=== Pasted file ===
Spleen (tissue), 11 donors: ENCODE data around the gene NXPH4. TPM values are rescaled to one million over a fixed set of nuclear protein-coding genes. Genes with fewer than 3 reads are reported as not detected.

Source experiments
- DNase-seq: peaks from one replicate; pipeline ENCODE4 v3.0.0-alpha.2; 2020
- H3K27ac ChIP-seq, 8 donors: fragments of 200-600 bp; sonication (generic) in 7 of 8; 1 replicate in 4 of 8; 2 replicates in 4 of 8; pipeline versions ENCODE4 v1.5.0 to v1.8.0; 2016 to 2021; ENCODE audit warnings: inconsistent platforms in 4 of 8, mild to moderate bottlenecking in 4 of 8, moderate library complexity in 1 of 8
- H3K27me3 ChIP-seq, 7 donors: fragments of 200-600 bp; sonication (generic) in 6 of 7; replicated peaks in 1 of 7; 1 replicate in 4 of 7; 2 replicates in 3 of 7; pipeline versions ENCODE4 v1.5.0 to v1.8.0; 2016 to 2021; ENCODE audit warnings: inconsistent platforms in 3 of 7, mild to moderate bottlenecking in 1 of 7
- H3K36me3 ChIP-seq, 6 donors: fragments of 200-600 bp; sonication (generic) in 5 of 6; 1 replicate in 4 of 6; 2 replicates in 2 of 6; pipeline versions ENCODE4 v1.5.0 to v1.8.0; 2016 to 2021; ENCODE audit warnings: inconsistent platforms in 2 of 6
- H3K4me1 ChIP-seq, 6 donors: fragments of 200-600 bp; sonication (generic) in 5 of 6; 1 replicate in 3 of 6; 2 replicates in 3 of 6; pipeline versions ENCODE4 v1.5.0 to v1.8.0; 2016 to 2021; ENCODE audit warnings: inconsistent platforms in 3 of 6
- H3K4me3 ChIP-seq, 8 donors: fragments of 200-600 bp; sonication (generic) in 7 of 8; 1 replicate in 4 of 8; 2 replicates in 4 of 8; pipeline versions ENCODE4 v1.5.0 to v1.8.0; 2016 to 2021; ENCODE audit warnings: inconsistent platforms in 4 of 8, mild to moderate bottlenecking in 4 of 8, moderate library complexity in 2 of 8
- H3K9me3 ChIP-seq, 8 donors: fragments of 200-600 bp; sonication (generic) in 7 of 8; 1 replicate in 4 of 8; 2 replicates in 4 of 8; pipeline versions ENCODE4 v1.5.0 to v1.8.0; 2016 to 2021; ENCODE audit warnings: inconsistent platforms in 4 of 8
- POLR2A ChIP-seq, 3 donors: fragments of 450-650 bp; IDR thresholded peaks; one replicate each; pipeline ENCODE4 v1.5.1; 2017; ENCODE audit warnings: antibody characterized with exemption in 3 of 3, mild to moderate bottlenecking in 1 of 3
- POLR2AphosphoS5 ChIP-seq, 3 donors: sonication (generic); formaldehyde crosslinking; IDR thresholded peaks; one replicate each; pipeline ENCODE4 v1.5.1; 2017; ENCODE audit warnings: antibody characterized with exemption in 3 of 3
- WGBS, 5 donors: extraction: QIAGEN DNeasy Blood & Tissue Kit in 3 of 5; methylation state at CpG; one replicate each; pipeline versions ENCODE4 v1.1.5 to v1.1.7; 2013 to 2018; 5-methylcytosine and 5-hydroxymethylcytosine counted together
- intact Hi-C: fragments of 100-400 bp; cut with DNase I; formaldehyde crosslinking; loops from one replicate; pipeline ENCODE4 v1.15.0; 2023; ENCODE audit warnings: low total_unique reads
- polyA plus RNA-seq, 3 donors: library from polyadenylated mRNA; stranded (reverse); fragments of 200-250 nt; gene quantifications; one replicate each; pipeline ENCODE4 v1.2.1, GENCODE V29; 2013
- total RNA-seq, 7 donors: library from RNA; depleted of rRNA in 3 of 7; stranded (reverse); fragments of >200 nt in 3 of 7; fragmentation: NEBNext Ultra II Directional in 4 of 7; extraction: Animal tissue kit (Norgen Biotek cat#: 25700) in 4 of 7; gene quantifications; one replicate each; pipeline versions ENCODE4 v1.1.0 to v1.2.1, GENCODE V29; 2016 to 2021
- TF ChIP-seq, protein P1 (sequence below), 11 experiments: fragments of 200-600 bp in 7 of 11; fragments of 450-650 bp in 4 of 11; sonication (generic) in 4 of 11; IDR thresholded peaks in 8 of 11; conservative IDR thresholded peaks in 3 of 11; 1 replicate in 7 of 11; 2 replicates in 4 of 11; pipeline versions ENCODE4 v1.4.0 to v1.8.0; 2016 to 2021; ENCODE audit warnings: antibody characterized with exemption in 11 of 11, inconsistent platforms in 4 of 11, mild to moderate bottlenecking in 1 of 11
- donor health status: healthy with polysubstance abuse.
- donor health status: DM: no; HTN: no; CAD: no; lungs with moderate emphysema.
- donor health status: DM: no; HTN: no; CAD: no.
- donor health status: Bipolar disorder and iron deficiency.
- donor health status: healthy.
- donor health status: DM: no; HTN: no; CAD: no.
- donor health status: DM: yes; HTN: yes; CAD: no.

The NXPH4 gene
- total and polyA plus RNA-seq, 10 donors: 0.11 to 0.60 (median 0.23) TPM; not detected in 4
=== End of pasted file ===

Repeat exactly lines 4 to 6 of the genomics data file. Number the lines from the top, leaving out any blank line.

- H3K27ac ChIP-seq, 8 donors: fragments of 200-600 bp; sonication (generic) in 7 of 8; 1 replicate in 4 of 8; 2 replicates in 4 of 8; pipeline versions ENCODE4 v1.5.0 to v1.8.0; 2016 to 2021; ENCODE audit warnings: inconsistent platforms in 4 of 8, mild to moderate bottlenecking in 4 of 8, moderate library complexity in 1 of 8
- H3K27me3 ChIP-seq, 7 donors: fragments of 200-600 bp; sonication (generic) in 6 of 7; replicated peaks in 1 of 7; 1 replicate in 4 of 7; 2 replicates in 3 of 7; pipeline versions ENCODE4 v1.5.0 to v1.8.0; 2016 to 2021; ENCODE audit warnings: inconsistent platforms in 3 of 7, mild to moderate bottlenecking in 1 of 7
- H3K36me3 ChIP-seq, 6 donors: fragments of 200-600 bp; sonication (generic) in 5 of 6; 1 replicate in 4 of 6; 2 replicates in 2 of 6; pipeline versions ENCODE4 v1.5.0 to v1.8.0; 2016 to 2021; ENCODE audit warnings: inconsistent platforms in 2 of 6